Entries in the Anthology series organize my favorite anecdotes about artists, writers, and historical events, and are always being updated. While I love and depend on the exhaustive biography or study, in many ways the disconnected stories and fragments have been more important in my day-to-day living with art, literature and history. As such, nothing original is assumed here, and nearly everything in these pieces is built either on quotations from the historical personages themselves, or from the scholars who have written about them.
 At age fifty-three, and by then long famous, the German artist Albrecht Dürer (1471-1528) wrote of his early life this way: “And my father took special pleasure in me because he saw that I was diligent in striving to learn. So he sent me to the school, and when I had learnt to read and write he took me away from it, and taught me the goldsmith’s craft. But when I could work neatly my liking drew me rather to painting than to the goldsmith’s work, so I laid it before my father; but he was not well pleased, regretting the time lost while I had been learning to be a goldsmith.”
Dürer’s training as a goldsmith, however, was far from the waste his father imagined. Smith writes: “His practice using such metal-cutting tools as a lozenge-tipped burin prepared him to make copper engravings a few years later. The experience also taught Dürer to think three-dimensionally.”
 While still studying with his father to be a goldsmith, Dürer executed a self-portrait of himself in silverpoint, at age thirteen. An inscription added to the picture in the 1520s assures the viewer that it was “fashioned after myself out of a mirror in the year 1484, when I was still a child.” As Smith notes, the young artist “looks away from the viewer as though to mask his dependence on the mirror … [and he] conveniently hides his right or drawing hand behind the folds of his sleeves.”
More importantly, and as a sign already of Dürer’s confidence, is the fact that work done in silverpoint cannot be erased. And more important still are Smith’s words that, while today we are long accustomed to an artist charting his career through a series of self-portraits, in 1484 “there were virtually no self-portraits by German artists, excluding a few busts of master builders adorning the walls of their churches and the rare inclusion of a painter’s face amid a crowd in an altarpiece scene…. [Dürer’s self-portrait] stands out as one of the earliest (one hesitates to say the first) known independent self-portraits by a German artist.”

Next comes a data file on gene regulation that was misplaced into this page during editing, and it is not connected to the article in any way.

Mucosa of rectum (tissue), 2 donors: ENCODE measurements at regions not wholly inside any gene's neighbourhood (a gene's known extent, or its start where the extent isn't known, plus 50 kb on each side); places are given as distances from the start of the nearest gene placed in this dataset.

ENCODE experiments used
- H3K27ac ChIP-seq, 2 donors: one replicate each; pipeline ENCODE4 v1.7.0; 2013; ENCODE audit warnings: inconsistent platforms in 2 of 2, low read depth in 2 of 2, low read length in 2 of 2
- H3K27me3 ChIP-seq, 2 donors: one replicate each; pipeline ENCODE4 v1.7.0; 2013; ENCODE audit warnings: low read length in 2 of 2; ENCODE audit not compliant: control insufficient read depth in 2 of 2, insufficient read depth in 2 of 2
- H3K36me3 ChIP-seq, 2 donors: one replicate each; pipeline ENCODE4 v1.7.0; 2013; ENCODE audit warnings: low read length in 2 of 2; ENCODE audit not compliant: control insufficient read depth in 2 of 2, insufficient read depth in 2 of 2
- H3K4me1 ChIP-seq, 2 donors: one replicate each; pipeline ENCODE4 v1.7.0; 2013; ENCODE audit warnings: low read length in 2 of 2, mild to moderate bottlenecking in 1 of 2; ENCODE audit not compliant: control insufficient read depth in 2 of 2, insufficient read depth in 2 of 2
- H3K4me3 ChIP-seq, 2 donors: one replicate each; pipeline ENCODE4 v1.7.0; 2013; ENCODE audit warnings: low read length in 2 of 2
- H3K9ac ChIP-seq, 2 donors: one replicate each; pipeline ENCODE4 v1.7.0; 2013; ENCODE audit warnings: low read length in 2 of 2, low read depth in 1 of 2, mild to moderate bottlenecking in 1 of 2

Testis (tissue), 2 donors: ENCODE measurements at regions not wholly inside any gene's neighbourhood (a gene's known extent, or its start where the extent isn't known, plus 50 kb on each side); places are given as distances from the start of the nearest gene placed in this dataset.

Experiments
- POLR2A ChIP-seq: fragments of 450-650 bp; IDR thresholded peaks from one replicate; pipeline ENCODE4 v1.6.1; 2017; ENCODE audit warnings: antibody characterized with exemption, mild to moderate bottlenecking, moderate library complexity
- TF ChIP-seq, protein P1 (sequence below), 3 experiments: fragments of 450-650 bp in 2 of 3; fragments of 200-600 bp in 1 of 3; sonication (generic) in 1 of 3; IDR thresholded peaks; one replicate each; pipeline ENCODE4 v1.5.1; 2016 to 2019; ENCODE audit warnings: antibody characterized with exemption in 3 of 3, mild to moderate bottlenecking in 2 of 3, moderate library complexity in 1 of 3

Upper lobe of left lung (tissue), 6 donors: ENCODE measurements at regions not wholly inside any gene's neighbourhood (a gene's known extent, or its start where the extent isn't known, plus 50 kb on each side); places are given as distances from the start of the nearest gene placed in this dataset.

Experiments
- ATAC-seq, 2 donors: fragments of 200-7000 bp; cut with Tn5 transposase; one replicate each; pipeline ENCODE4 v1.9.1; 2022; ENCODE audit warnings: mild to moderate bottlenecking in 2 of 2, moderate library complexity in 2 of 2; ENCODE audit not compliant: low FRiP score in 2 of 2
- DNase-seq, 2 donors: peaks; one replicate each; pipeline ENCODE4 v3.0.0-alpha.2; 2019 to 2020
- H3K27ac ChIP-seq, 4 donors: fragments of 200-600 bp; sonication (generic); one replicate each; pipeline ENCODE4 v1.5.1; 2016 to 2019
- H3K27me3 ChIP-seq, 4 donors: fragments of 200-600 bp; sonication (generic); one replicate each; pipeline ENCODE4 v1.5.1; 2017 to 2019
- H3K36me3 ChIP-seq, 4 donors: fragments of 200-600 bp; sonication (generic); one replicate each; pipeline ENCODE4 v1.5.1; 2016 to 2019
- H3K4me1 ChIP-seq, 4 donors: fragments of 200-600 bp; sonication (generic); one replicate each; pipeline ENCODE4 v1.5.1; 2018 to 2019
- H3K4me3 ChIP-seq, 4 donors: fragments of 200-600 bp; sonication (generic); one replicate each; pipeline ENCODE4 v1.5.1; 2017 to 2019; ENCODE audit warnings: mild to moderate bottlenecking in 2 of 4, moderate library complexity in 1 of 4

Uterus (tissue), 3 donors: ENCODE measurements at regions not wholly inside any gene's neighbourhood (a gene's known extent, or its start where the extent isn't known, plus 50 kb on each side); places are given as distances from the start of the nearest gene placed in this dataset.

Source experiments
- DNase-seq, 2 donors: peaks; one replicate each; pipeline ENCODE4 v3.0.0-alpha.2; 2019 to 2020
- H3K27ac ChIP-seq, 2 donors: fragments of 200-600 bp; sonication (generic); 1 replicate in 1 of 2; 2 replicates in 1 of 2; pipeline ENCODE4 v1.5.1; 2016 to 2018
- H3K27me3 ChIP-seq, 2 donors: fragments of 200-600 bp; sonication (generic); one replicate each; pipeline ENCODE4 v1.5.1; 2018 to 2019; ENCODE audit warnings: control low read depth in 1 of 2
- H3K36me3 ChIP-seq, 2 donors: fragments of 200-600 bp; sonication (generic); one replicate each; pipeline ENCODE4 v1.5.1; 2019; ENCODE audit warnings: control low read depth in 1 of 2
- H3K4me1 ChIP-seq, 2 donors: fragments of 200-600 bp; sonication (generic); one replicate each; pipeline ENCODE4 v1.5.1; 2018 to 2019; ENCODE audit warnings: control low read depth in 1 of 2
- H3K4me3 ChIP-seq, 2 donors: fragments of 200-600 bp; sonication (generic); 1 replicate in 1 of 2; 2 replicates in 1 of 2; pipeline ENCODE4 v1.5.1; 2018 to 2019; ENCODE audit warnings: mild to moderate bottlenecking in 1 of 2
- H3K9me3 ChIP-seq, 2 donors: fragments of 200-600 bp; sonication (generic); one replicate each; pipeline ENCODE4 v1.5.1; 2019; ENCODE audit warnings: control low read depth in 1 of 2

So I think of the day, the hour, the atmosphere in the house, and the noises in the street, when a thirteen year-old did this strange first thing for a German artist to do. And then I reflect on the face in all of his subsequent, and no less distinct, self-portraits, down to one of the last, 1522’s Self-Portrait as a Man of Sorrows, sickly and sagging.
 Dürer apprenticed under the artist Michael Wolgemut, and Smith compares the latter’s pedestrian Portrait of a Young Man, and Dürer’s 1493 Self-Portrait as a stunning illustration of “how quickly Dürer surpassed his master.” I’ve heard it said of some of Picasso’s portraits, “I wouldn’t want to meet that person, but I like that picture,” and my reaction to Dürer’s 1493 likeness is something similar. While, as Smith says, Dürer “clearly delights in his own appearance,” that very appearance is not meant, it seems, to be attractive in the manner of portraits of the politically or religiously power. Dürer is always the artist, the maker with real hands, and always depicted with a “disconcertingly believable physical presence.” The picture is inviting, but the prospect of meeting the person is not.
This talent of course extended to his portraits of others. In 1525, the philosopher Erasmus wrote that he had received Dürer’s portraits of a mutual friend, Willibald Pirckheimer, and that he decorated his room with these, “so that wherever I turn I am seen by the eyes of Willibald.”
 Smith also points to Dürer’s portraits of his wife, such as the simple My Agnes, as also being unprecedented for the period, and looking ahead to the “unguarded” moments caught by Rembrandt’s sketches of his wife, Saskia.
 Zeuxis was an artist in ancient Greece, but little of his work survives other than colorful anecdotes. In one, he apparently painted grapes so convincingly birds tried to pick at them.
For his part, stories from Dürer’s friends circulated that his dog licked the famous 1500 Self-Portrait, so true was it to the master’s likeness.
Similar stories are told of the Greek artist Apelles, and in reference to his engravings, Erasmus called Dürer the “Apelles of the black lines,” writing that Dürer surpassed the Greek by being able to depict “shade, light, radiance, projections, depressions…. fire; rays of light; thunderstorms; sheet lightning; thunderbolts; or even, as the phrase goes, the clouds upon a wall; [and] characters and emotions” using only black lines.